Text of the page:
We’ve had a purple, net-like week here at ZSFG. At both M&M and intern report we talked about livedo rashes. After both conferences, I was still confused. So I looked it up in a dermatology textbook. Here’s what I learned.
- Livedo reticularis can be primary and benign or secondary and very bad
- Livedo racemosa is morphologically different and always bad
- There’s a lot of conflicting information out there about the distinction between these two conditions!
Pathophysiology of livedo rashes
- both racemosa and reticularis arise from deoxygenation or dilation of the venous plexus in the skin
- veno-dilation can be benign (due to cold, called cutis marmorata) or from one of the following pathologic processes
- small vessel sludging/clotting (due to coagulopathy)
- the rash of classic Livedo reticularis is “fishnet-like, red or purple mottling [that] surrounds a pallorous conical core.” The rings are closed/complete circles and relatively symmetric
- Here’s a good picture from the mayo clinic. The circles can definitely bigger/more netlike.
The rash of livedo racemosa is the same color, but tends to be more broken and asymmetric. It partially goes away with warming, but not completely.
- Livedo reticularis can be primary or secondary.
- primary is caused by cold or is idiopathic and requires no special management other than cold avoidance.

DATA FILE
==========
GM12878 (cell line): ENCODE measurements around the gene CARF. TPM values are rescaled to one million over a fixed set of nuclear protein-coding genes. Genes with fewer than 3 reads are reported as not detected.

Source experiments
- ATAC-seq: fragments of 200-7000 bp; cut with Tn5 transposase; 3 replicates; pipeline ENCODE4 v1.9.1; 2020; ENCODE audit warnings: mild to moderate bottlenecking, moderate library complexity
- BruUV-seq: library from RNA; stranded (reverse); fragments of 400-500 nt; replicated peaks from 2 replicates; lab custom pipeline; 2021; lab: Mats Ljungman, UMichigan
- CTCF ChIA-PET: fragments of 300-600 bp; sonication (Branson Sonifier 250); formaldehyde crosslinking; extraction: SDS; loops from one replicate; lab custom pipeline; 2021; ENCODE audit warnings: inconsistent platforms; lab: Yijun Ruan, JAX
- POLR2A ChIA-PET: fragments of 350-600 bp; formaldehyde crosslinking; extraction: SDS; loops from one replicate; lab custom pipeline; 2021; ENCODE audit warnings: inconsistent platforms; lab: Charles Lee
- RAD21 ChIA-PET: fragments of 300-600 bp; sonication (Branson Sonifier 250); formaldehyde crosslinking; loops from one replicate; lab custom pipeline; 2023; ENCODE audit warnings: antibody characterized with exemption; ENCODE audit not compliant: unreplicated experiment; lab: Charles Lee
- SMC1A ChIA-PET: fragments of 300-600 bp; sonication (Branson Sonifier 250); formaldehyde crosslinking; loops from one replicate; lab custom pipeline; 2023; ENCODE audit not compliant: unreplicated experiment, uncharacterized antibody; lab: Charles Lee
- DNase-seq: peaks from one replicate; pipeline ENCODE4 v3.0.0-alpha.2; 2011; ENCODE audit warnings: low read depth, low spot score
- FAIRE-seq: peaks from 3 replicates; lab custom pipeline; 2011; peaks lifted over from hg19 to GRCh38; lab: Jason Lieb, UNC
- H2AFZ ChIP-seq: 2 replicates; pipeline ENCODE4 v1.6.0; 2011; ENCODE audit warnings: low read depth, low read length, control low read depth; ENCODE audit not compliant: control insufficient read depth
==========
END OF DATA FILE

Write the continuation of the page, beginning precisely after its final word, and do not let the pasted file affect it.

- Livedo Racemosa is always secondary and bad.
- Always, always test patients with racemosa for APLS.
- The DDX for secondary reticularis and racemes is super broad, and can be categorized using the clotting, vasospasm, vasculopathy framework above. See a full differential below.
Let me know if you have a different framework for thinking about these! Every paper had a different definition and very strong opinions =)
Chadachan V, Dean SM, Eberhardt RT. Chapter 173. Cutaneous Changes in Peripheral Arterial Vascular Disease. In: Goldsmith LA, Katz SI, Gilchrest BA, Paller AS, Leffell DJ, Wolff K. eds. Fitzpatrick’s Dermatology in General Medicine, 8e New York, NY: McGraw-Hill; 2012. http://accessmedicine.mhmedical.com/content.aspx?bookid=392§ionid=41138898. Accessed February 17, 2017.
Gunderson CG, Federman DG. Web of confusion Am J Med. 2011 Jun;124(6):501-4. (this is where the table comes from)